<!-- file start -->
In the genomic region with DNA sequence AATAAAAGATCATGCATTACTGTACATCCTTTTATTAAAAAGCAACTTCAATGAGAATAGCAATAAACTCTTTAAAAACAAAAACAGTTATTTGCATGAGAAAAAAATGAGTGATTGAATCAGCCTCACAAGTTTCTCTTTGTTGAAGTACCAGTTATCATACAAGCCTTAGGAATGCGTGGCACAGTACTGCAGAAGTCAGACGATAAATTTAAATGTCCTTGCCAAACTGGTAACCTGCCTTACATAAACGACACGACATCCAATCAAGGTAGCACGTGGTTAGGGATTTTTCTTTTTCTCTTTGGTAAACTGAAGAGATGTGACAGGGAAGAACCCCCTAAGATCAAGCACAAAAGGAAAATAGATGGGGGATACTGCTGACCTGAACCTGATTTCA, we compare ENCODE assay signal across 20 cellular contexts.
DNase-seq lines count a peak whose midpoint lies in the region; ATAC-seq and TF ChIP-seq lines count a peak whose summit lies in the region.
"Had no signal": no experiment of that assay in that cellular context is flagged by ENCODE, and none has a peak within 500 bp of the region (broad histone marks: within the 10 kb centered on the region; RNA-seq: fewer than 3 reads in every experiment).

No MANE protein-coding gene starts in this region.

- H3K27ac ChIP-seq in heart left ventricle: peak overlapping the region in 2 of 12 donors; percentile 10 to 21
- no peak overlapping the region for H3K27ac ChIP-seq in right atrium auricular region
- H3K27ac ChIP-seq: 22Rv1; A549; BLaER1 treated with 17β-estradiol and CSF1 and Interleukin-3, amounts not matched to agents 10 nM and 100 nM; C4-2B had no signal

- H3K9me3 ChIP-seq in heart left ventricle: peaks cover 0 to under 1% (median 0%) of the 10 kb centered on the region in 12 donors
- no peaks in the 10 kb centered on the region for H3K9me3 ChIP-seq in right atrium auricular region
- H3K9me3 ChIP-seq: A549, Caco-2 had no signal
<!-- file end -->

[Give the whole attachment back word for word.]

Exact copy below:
In the genomic region with DNA sequence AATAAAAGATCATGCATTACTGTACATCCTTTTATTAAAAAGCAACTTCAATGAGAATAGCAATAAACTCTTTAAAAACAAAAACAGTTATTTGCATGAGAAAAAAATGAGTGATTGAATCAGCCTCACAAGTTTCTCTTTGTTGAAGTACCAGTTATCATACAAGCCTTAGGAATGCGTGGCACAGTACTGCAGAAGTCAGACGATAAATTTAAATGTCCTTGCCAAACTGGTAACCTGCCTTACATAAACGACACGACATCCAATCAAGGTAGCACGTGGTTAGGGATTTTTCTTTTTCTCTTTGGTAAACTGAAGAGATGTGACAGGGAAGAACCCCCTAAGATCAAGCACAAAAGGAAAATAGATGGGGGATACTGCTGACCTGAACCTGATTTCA, we compare ENCODE assay signal across 20 cellular contexts.
DNase-seq lines count a peak whose midpoint lies in the region; ATAC-seq and TF ChIP-seq lines count a peak whose summit lies in the region.
"Had no signal": no experiment of that assay in that cellular context is flagged by ENCODE, and none has a peak within 500 bp of the region (broad histone marks: within the 10 kb centered on the region; RNA-seq: fewer than 3 reads in every experiment).

No MANE protein-coding gene starts in this region.

- H3K27ac ChIP-seq in heart left ventricle: peak overlapping the region in 2 of 12 donors; percentile 10 to 21
- no peak overlapping the region for H3K27ac ChIP-seq in right atrium auricular region
- H3K27ac ChIP-seq: 22Rv1; A549; BLaER1 treated with 17β-estradiol and CSF1 and Interleukin-3, amounts not matched to agents 10 nM and 100 nM; C4-2B had no signal

- H3K9me3 ChIP-seq in heart left ventricle: peaks cover 0 to under 1% (median 0%) of the 10 kb centered on the region in 12 donors
- no peaks in the 10 kb centered on the region for H3K9me3 ChIP-seq in right atrium auricular region
- H3K9me3 ChIP-seq: A549, Caco-2 had no signal